And reducing the overall use of harsh pesticides in yards is healthier for humans, too. A pesticide-free healthy lawn is the safest option for your favorite birds, other wildlife guests, pets and even you, too!

Check out 7 natural ways to keep bees and wasps away from hummingbird feeders.

4. Use Bird Safe Glass for Windows

yellow rumped warbler Dale ChristnerCourtesy Dale Christner
Yellow-rumped warbler in flight

Windows pose a huge risk by reflecting the sky or trees nearby, which invites birds to fly right into them. Researchers estimate that window collisions kill up to 1 billion birds a year, especially during migration season. New data indicates there is no truly safe distance from a window to put bird feeders, so be sure to make any windows facing your feeders easy for birds to see. Deck these windows with specially designed anti-collision stickers, decals, bird tape or films that create an opaque surface outside. Or mark the window using soap in a grid pattern of 4 inches by 2 inches. Here’s more tips to prevent bird strikes on windows at home.

5. Keep Cats Indoors

how to keep cats from killing birds, indoor cats watching birdsCourtesy Bobbi Russell/Country magazine

Cats are lovely and make wonderful companions. But if you love birds and enjoy feeding them, it’s best to keep your cats indoors. Studies prove the devastating impact that roaming house cats and feral cats have on birds and small mammals.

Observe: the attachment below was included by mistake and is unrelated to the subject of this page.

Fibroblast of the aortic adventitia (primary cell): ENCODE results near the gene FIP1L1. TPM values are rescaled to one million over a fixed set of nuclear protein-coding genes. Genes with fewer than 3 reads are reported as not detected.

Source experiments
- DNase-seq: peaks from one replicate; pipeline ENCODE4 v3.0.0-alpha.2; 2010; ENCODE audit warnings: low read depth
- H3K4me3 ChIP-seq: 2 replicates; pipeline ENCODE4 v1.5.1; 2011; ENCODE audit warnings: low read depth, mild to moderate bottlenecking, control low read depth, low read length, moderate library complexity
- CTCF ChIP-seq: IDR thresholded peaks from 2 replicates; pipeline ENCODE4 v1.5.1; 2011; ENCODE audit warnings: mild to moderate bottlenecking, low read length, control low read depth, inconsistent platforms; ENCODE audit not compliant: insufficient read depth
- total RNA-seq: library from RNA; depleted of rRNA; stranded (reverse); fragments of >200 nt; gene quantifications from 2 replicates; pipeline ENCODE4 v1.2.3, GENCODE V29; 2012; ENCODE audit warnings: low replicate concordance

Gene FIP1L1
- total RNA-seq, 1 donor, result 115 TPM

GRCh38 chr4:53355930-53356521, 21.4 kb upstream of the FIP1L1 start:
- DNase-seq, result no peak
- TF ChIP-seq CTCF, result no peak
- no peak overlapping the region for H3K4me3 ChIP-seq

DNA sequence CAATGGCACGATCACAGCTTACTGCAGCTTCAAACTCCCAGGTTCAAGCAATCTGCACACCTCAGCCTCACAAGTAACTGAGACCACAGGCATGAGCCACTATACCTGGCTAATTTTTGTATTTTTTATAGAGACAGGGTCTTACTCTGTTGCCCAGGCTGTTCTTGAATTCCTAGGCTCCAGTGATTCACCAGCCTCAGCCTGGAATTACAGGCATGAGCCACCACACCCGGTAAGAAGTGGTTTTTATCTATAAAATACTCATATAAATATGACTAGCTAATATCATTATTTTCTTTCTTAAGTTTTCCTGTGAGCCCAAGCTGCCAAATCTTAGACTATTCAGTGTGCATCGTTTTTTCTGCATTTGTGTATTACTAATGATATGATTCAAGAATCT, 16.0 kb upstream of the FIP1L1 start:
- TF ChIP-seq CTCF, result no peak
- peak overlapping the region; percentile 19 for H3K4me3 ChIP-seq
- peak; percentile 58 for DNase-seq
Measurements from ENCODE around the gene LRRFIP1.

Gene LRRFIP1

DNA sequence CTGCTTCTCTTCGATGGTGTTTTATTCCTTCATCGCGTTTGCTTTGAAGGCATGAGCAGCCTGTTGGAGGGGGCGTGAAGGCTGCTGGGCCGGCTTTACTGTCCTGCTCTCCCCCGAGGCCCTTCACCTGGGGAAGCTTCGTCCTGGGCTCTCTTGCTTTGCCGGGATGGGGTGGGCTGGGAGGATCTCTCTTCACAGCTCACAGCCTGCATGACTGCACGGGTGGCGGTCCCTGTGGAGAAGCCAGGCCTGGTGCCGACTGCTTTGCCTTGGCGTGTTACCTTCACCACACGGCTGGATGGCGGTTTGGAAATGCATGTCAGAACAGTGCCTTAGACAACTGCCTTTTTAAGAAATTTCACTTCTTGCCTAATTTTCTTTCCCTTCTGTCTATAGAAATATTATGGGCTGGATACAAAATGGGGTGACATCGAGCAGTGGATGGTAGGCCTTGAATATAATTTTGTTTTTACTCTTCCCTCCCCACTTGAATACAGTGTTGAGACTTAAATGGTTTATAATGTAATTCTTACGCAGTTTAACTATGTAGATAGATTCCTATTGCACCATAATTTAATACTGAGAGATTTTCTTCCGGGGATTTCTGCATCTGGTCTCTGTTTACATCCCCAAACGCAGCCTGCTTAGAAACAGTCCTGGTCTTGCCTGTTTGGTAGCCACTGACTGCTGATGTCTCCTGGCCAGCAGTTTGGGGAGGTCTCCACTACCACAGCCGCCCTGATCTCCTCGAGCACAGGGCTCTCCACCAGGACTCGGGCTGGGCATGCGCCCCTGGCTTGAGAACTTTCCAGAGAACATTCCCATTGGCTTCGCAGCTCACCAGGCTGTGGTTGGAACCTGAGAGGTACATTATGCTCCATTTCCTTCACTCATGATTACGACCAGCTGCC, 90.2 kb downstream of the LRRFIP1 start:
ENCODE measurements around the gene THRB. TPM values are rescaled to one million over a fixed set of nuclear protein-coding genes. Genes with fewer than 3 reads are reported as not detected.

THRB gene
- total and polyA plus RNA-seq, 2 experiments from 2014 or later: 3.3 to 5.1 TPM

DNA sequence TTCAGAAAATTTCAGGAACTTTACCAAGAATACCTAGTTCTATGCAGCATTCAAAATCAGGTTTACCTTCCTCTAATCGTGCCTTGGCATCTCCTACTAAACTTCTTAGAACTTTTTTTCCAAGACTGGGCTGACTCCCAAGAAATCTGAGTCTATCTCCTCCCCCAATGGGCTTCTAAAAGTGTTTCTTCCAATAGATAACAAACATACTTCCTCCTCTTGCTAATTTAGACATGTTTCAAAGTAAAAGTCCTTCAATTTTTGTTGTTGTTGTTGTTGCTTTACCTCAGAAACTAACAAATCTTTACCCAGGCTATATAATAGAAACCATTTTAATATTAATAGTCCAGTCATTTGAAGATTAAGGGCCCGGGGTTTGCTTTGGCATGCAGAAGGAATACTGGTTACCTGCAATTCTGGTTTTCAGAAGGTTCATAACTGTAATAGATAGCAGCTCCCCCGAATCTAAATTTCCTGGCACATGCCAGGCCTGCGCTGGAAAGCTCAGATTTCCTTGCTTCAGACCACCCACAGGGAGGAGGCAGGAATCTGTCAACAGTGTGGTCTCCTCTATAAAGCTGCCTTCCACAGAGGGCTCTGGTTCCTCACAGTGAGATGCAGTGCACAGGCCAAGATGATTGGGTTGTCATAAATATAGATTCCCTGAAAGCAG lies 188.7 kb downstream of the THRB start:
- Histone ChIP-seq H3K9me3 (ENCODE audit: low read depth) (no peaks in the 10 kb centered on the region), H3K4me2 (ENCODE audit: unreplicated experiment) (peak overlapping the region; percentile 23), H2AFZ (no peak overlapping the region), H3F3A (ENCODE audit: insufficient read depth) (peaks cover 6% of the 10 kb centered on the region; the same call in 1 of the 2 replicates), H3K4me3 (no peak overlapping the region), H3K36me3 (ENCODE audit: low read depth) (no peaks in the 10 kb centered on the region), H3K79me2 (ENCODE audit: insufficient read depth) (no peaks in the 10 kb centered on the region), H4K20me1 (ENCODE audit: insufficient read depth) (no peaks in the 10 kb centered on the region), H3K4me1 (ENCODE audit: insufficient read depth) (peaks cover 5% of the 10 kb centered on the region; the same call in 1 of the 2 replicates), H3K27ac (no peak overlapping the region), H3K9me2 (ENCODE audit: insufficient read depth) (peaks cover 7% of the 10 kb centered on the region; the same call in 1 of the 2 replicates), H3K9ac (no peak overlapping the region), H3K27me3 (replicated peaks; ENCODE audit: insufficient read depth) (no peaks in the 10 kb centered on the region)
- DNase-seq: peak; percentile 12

House cats are not native and also are not part of the natural ecosystem. Many people believe that a well-fed kitty wouldn’t have any reason to hunt birds, but even cared-for cats have the instinct to go after birds. Feeders and roaming cats are a lethal combination. If you have an outdoor cat, or if many strays visit your yard, it may be best if you refrain from feeding the birds, for the birds’ own safety. Or, you can create an outdoor enclosure or cat patio for your feline friend. This allows your kitty to be outdoors without being a threat to birds. Remember that, according to veterinarians, indoor cats live longer, healthier lives. So keeping your pets inside not only protects the birds, it’s also better for the cats.

6. Stop Hawks at Bird Feeders

Cooper's hawkCourtesy Charlene Denise Maples
Juvenile Cooper’s hawk

Feeders provide a quick lunch, but they also can turn diners into an easy meal for others. Add plenty of shelter nearby where backyard birds can escape when hawks circle above. Shrubs and trees are perfect choices. Foil ground predators such as foxes by hanging feeders high and using a squirrel baffle beneath. A cage-style feeder gives smaller birds an extra layer of protection while they feast. What foods do hawks eat?

7. Avoid Red Dye in Hummingbird Sugar Water